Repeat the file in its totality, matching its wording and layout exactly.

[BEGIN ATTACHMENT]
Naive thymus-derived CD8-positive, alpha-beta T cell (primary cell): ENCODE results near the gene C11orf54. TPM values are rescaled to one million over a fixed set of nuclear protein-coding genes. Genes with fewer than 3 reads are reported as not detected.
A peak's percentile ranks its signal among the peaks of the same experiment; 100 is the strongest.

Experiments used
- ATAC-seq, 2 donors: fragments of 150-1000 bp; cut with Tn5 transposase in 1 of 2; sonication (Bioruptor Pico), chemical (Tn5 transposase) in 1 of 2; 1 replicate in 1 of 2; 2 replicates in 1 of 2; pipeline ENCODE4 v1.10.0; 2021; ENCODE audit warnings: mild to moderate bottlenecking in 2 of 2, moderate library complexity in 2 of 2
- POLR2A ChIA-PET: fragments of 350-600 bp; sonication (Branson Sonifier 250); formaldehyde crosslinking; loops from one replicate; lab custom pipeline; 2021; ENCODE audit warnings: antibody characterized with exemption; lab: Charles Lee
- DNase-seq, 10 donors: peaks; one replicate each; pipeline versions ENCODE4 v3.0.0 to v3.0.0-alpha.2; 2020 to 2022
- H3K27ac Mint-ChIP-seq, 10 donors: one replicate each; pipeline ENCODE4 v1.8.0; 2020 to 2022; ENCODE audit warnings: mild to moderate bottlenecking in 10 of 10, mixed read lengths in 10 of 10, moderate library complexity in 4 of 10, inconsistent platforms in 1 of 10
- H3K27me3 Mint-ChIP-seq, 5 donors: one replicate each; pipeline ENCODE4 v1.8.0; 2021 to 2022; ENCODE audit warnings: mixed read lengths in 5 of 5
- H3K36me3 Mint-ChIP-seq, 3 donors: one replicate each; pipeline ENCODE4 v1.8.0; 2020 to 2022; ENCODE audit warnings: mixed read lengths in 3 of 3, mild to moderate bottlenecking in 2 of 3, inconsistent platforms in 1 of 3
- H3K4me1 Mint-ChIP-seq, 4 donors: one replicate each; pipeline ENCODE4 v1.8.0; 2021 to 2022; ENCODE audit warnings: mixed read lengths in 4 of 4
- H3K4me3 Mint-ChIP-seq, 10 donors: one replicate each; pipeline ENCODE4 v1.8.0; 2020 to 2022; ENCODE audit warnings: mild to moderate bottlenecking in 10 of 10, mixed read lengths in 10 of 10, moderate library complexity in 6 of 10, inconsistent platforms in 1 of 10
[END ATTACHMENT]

Naive thymus-derived CD8-positive, alpha-beta T cell (primary cell): ENCODE results near the gene C11orf54. TPM values are rescaled to one million over a fixed set of nuclear protein-coding genes. Genes with fewer than 3 reads are reported as not detected.
A peak's percentile ranks its signal among the peaks of the same experiment; 100 is the strongest.

Experiments used
- ATAC-seq, 2 donors: fragments of 150-1000 bp; cut with Tn5 transposase in 1 of 2; sonication (Bioruptor Pico), chemical (Tn5 transposase) in 1 of 2; 1 replicate in 1 of 2; 2 replicates in 1 of 2; pipeline ENCODE4 v1.10.0; 2021; ENCODE audit warnings: mild to moderate bottlenecking in 2 of 2, moderate library complexity in 2 of 2
- POLR2A ChIA-PET: fragments of 350-600 bp; sonication (Branson Sonifier 250); formaldehyde crosslinking; loops from one replicate; lab custom pipeline; 2021; ENCODE audit warnings: antibody characterized with exemption; lab: Charles Lee
- DNase-seq, 10 donors: peaks; one replicate each; pipeline versions ENCODE4 v3.0.0 to v3.0.0-alpha.2; 2020 to 2022
- H3K27ac Mint-ChIP-seq, 10 donors: one replicate each; pipeline ENCODE4 v1.8.0; 2020 to 2022; ENCODE audit warnings: mild to moderate bottlenecking in 10 of 10, mixed read lengths in 10 of 10, moderate library complexity in 4 of 10, inconsistent platforms in 1 of 10
- H3K27me3 Mint-ChIP-seq, 5 donors: one replicate each; pipeline ENCODE4 v1.8.0; 2021 to 2022; ENCODE audit warnings: mixed read lengths in 5 of 5
- H3K36me3 Mint-ChIP-seq, 3 donors: one replicate each; pipeline ENCODE4 v1.8.0; 2020 to 2022; ENCODE audit warnings: mixed read lengths in 3 of 3, mild to moderate bottlenecking in 2 of 3, inconsistent platforms in 1 of 3
- H3K4me1 Mint-ChIP-seq, 4 donors: one replicate each; pipeline ENCODE4 v1.8.0; 2021 to 2022; ENCODE audit warnings: mixed read lengths in 4 of 4
- H3K4me3 Mint-ChIP-seq, 10 donors: one replicate each; pipeline ENCODE4 v1.8.0; 2020 to 2022; ENCODE audit warnings: mild to moderate bottlenecking in 10 of 10, mixed read lengths in 10 of 10, moderate library complexity in 6 of 10, inconsistent platforms in 1 of 10